Tired of bacon and salted caramel? At the saturation point with farm-to-table menus? Predicting trends is always a risky business, but it looks like those few may have peaked in 2012. So what’s on the radar for 2013?
We checked in with several well-regarded culinary forecasters to get some answers. Here’s their thinking—both anecdotal and scientific—on what will be in…and what’s not quite out, but very 2012.
1. With local sourcing and farm-to-table cooking firmly entrenched in restaurants, vegetable love will continue to bloom. “Expect vegetables to come into every aspect of the menu, even vegetable juice-based cocktails,” says Kazia Jankowski, associate culinary director for the Sterling-Rice Group, a food industry consultancy based in Denver. She cites center-of-the-plate items like a Cauliflower T-bone with Olive Pistou created by chef Jason Negroni of Superba Snack Bar in Los Angeles.
|Vegetables front and center||Huge hunks of meat|
|Small plates for one||Standard-size entrees|
|Smoke (from smoked vanilla to tomatoes and potatoes)||Bacon|
|Chicken concepts||Burger concepts|
(no traditional categories)
(appetizer, entrée, dessert, etc.)
|Seasonal sourcing||Local sourcing|
|Aleppo peppers||Chipotle peppers|
|Spirits, sake and juice|
Even casual restaurants are thinking outside the vegetable box, reports Datassential. Kale, Brussels sprouts, celery root, mustard greens and Swiss chard are some of the vegetables that showed significant growth on casual dining menus in 2012.
“Veggies are hipper and becoming more of a bragging right on menus,” confirms Suzy Badaracco, founder of Oregon-based Culinary Tides.
The elevated status of vegetables will also lead to more thoughtful vegetarian and vegan items, says Kara Nielsen, trendologist with CCD Innovation in San Francisco. “Restaurants are now offering more plant-based proteins and more than one token vegetarian entrée,” she points out. “Thanks should go to the better burger chains, like Elevation Burger. They did a great job developing a tasty proprietary veggie burger.” Operators can turn to ancient grains, beans and a wider variety of vegetables to put together thoughtful vegetarian options—a particularly smart move as the price of meat goes up this year.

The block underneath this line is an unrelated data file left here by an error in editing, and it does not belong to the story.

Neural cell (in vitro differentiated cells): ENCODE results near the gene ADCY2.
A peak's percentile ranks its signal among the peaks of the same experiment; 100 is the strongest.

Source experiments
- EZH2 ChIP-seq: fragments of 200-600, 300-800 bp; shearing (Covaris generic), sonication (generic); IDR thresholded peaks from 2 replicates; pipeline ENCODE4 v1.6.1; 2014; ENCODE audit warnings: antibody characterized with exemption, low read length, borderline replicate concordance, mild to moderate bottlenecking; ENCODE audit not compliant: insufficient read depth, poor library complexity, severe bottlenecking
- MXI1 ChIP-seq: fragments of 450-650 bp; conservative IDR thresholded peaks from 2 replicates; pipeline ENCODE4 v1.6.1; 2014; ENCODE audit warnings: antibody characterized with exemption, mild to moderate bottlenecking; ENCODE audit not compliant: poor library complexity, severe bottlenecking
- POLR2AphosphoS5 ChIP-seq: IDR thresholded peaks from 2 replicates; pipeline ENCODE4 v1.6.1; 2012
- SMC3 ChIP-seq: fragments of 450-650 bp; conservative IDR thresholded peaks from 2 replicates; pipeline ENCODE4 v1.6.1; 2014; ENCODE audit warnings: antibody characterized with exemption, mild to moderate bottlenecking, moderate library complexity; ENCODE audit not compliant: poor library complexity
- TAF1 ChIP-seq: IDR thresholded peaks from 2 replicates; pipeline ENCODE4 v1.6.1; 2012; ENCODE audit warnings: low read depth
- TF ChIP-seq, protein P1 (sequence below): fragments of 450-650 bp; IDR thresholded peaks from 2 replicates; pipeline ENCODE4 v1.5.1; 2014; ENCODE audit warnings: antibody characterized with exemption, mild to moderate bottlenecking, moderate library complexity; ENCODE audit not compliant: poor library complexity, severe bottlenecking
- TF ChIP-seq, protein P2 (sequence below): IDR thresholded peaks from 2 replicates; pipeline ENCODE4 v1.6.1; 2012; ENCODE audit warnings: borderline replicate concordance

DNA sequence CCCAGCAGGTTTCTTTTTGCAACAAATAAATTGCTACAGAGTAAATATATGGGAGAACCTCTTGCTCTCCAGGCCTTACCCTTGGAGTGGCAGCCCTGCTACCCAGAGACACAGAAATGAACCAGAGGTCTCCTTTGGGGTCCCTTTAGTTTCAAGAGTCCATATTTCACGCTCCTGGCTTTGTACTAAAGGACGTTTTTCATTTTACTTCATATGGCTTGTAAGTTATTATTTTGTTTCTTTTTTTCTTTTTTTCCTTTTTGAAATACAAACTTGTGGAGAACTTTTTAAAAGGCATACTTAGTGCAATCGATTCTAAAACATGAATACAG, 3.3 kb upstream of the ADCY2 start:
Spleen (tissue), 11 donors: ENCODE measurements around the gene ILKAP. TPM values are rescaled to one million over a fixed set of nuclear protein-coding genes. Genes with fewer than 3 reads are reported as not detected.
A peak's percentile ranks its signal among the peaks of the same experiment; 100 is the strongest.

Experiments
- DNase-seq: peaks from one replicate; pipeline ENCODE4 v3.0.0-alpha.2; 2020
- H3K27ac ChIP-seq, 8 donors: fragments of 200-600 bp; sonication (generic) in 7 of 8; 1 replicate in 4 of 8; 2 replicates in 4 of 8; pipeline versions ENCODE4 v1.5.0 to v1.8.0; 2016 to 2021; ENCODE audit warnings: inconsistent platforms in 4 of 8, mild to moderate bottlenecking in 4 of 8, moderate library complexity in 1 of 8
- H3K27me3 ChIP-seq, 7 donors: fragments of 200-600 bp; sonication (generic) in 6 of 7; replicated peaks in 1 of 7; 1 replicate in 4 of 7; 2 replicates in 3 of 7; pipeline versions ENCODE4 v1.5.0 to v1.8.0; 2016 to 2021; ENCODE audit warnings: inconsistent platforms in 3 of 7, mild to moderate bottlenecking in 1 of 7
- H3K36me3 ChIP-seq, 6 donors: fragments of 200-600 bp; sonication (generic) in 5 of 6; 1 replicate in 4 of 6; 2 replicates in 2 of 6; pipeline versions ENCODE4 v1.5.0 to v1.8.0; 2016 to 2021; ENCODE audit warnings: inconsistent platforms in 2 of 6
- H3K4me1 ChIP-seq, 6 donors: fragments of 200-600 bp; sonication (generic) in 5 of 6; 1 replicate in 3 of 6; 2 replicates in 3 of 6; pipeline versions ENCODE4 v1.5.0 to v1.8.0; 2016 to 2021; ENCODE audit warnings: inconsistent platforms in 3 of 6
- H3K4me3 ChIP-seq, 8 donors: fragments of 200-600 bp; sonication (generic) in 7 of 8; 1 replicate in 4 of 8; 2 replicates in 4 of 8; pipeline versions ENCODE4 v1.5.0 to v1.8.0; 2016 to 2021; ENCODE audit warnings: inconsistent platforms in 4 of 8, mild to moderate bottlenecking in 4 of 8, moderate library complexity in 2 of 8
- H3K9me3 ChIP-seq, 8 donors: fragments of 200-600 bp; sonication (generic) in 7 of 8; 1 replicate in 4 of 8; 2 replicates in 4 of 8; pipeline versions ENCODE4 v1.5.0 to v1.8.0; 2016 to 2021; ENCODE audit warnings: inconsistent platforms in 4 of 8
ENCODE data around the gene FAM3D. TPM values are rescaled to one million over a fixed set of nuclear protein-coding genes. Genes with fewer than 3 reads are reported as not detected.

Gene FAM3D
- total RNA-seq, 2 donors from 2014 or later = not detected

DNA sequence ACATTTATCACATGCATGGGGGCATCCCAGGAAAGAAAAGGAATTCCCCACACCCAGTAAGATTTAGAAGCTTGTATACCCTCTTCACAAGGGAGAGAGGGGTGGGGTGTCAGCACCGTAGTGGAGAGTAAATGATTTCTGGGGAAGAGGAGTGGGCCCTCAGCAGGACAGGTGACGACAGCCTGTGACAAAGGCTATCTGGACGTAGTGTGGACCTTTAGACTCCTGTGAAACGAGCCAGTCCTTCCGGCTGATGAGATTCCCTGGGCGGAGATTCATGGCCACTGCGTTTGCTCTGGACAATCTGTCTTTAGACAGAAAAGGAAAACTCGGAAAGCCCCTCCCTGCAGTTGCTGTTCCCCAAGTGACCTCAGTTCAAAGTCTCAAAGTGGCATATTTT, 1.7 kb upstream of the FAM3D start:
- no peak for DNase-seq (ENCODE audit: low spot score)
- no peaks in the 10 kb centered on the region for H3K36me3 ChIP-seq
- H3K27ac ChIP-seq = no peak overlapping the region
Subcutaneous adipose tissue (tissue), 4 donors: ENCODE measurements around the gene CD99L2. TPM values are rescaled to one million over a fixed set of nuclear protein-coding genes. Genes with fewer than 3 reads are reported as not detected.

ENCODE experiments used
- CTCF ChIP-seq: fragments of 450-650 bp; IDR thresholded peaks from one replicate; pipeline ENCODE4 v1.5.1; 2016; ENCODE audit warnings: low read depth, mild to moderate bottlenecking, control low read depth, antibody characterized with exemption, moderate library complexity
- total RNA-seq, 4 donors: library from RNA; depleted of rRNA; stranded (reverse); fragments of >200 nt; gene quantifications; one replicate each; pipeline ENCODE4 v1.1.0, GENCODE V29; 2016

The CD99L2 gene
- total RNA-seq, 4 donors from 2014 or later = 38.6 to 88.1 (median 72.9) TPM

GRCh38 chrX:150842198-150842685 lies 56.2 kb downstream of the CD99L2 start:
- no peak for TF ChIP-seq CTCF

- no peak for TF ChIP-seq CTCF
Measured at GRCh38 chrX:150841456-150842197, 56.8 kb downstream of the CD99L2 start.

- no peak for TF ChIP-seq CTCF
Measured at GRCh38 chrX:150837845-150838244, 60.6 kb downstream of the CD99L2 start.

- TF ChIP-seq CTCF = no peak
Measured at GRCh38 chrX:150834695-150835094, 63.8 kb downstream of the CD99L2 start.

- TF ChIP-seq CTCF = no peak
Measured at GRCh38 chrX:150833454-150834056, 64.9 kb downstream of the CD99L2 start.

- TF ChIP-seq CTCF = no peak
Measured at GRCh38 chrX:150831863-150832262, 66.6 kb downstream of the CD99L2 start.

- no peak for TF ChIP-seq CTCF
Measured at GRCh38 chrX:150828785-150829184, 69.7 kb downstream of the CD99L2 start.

2. Asian and Latin still rule, but there will be a shift toward more esoteric and authentic flavors and ingredients. Hispanics now comprise 16 percent of the U.S. population and Asians 6 percent. These two groups are projected to keep growing—and so is their culinary influence. Street foods from Thailand, Singapore, Mexico and Peru have already moved onto fast-casual and full-service menus, but 2013 will see other cuisines emerging, such as Korean, Filippino and Bahian, Badaracco believes.
“I can see a fast-casual concept serving Korean Bibimbap,” says Nielsen of the build-a-rice-bowl dish featuring sliced beef, sautéed vegetables, egg and the chili paste known as gochujang. The latter appears on several “top 10 trend” lists and is predicted to supplant sriracha as the Asian hot sauce of the moment. Peruvian rotisserie chicken, Thai chicken wings and Korean fried chicken are poised for growth as well, Nielsen contends.